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Sunday, 27 July 2014


The word “cosmetic” comes from the same root as “cosmos” meaning order or adornment.

The earliest cosmetics known to archaeologists were in use in Egypt in the fourth millennium BC, as evidenced by the remains of artefacts probably used for eye make-up and for the application of scented ingredients

Ancient Egyptians first wore paints, especially around the eyes, as protection from the sun; soon personal adornment became a statement of status.

One of the earliest references to cosmetics is in the Old Testament 2 Kings 9:30, which tells of Jezebel putting on eye make-up.

The immoral and effeminate Assyrian monarch Sardanapalus is reputed to have allowed his passion for cosmetics free rein, thereby emphasizing his penchant to dress and paint himself like a woman; when threatened by the rapid advance of a ruthless enemy, he is said to have ordered a pile of aromatic woods to be lighted and to have placed himself upon it with his concubines and treasures, to be suffocated by the fragrant smoke.

Ancient Greeks kept their cosmetics in intricate boxes. Rouge reddened the cheeks, and various white powders (white lead and chalk) were used for a fair complexion.

The Romans were the most extravagant users of aromatics in history. It was quite customary for men to be heavily perfumed and even the legionaries reeked of the fragrances of the East.

Gladiator sweat and fats of the animals fighting in the arena were sold in souvenir pots outside of the games to improve women's beauty and complexion.

Clement of Alexandria in the 2nd century AD encouraged the proclamation of a law to prevent women from tricking husbands into marriage by means of cosmetics.

Cosmetics were regarded in the later Middle Ages as a health threat because many thought they would block vapours and energy from circulating properly. Because men's make-up wasn't as obvious as women's (women wore egg whites over their faces to create a glazed look), it was seen as even more deceptive than women's.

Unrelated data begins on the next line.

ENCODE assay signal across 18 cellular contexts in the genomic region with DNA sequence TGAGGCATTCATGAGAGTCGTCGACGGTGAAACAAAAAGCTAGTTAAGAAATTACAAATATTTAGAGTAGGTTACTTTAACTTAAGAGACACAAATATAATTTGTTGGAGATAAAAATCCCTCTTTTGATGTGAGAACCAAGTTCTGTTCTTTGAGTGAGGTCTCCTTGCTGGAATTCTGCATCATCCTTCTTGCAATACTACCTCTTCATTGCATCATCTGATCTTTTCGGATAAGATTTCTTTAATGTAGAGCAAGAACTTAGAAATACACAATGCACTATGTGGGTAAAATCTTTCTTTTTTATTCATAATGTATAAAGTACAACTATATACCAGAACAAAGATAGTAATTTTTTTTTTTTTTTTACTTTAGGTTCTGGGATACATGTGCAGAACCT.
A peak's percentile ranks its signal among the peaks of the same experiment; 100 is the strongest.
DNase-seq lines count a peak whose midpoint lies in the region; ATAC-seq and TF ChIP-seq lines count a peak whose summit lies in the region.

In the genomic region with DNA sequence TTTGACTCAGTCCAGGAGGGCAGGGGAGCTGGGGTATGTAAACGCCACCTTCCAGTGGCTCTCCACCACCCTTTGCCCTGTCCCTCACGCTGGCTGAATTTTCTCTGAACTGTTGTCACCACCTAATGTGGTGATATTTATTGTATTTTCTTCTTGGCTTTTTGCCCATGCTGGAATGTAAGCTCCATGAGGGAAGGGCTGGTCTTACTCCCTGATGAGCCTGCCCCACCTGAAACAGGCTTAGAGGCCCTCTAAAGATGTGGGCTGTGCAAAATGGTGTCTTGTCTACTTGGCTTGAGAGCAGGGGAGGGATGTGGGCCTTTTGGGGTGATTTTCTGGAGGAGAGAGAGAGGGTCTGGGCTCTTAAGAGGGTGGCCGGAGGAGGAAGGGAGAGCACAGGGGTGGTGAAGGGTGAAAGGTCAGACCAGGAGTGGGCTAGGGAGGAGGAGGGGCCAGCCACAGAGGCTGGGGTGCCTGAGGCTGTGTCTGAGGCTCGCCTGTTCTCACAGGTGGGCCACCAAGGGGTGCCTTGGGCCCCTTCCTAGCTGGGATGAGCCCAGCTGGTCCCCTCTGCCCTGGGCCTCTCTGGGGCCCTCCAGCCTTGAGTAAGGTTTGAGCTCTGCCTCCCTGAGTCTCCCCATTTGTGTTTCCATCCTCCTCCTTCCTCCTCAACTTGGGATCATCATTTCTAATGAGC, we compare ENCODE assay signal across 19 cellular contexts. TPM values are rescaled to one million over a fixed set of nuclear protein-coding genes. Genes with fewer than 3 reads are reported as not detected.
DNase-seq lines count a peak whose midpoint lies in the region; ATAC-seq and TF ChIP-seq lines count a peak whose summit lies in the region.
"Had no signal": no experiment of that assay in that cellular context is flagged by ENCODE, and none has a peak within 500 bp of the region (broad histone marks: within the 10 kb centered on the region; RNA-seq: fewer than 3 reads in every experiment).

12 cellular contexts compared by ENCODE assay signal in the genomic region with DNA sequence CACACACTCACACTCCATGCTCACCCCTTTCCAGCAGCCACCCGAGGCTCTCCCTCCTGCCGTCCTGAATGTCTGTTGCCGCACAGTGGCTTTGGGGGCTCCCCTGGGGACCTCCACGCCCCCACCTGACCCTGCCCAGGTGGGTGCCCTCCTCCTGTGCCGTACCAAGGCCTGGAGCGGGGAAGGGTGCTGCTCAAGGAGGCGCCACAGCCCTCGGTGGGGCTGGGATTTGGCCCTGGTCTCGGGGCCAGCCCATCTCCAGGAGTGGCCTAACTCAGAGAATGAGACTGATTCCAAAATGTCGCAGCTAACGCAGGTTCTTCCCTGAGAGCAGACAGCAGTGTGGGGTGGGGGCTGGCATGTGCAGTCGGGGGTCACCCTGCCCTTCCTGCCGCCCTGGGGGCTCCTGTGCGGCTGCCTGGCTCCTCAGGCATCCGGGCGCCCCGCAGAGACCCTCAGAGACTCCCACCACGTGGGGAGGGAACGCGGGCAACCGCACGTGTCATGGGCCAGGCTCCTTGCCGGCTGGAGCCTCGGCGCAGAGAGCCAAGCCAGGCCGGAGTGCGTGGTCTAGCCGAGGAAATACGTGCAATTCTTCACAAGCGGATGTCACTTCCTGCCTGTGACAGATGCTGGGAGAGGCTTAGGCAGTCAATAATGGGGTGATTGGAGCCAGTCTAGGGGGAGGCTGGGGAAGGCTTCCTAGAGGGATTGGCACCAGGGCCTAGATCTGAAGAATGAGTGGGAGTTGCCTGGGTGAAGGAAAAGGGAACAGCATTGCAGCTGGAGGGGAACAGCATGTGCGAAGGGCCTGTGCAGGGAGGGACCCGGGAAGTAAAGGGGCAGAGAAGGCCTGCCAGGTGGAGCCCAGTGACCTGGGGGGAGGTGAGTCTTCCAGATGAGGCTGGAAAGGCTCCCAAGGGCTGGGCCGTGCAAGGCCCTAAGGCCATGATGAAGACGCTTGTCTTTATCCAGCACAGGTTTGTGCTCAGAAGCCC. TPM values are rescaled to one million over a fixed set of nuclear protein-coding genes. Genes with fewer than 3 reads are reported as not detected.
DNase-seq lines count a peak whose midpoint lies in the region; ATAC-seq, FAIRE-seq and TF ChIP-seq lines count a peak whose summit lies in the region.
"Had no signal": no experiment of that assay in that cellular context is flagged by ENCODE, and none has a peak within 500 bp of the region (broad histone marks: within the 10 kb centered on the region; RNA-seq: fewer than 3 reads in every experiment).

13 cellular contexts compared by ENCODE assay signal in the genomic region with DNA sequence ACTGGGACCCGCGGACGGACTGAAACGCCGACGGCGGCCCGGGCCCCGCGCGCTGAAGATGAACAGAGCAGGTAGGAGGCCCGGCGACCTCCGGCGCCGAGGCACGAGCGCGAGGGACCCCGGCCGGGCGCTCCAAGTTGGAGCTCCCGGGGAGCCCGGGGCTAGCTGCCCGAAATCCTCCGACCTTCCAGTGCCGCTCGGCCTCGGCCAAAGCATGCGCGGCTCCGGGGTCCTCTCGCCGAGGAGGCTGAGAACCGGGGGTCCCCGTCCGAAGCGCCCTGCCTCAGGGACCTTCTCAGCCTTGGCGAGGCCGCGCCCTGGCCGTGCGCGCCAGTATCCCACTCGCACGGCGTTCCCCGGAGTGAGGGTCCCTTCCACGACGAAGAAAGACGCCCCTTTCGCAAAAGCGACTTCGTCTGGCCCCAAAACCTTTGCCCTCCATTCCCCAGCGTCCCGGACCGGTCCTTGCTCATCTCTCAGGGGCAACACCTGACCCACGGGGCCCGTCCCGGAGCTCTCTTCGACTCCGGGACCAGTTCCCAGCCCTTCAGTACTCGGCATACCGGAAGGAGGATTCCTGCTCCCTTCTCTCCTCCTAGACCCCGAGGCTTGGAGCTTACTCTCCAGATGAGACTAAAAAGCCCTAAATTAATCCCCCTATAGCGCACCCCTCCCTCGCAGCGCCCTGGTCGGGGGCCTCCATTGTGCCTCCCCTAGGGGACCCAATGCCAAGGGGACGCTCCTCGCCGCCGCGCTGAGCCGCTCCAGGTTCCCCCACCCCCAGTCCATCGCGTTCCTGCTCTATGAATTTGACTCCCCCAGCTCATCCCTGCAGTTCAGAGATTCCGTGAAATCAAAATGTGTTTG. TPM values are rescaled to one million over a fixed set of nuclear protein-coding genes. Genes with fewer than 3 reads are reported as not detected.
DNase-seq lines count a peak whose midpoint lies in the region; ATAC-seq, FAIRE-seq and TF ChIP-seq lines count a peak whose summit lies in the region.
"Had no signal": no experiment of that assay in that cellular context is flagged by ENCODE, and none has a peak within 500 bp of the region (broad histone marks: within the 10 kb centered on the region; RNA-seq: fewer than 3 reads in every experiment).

In sober colonial New England makeup was strictly regulated. Tradespeople and poorer citizens were forbidden to wear cosmetics, and those who did were condemned as devil's disciples. Women used chalk, beetroot, crushed rose petals, and ground corn to beautify or protect their complexions.

Men, as well as women, used cosmetics heavily during the mid-18th century. The effect was not a natural one, however, as complexions were made to resemble porcelain. The face was stark white, with lips of bright red.

After the French Revolution the French wanted nothing to do with the aristocracy and gave up elaborate hairstyles and painted faces.

Back in the 1880s, New Yorker David H McConnell spent his school vacations selling Bibles. But he soon realized that the small samples of rose oil perfume, which he gave out with God’s Word, were received with greater enthusiasm than the Bibles themselves. So he founded the California Perfume Company, the forerunner of Avon.

The world's largest cosmetics company is L'Oréal, which was founded by Eugene Schueller in 1909 as the French Harmless Hair Colouring Company

The California Perfume Company, Inc. of New York filed their first trademark application for Avon on June 3, 1932 with the USPTO. McConnell called it Avon because he had visited Stratford-on-Avon and loved the countryside there.

In 1976 certain ingredients were banned from use by the cosmetics industry because of endangered species legislation that was passed as part of a growing environmental movement.

Of the estimated 1,000 cosmetic companies in 1990, 31 percent of sales were made by the top three--Avon, Revlon, and Estee Lauder.

The average woman puts 168 chemicals on her body every day through the use of make-up and other beauty products.

Europe has banned more than half the cosmetics Americans use on a daily basis due to health risks.

Sources Encyclopedia Britannica, Daily Express, Compton's Interactive Encyclopedia © 1998 The Learning Company, Inc, The Book of Spices by Frederic Rosengarten

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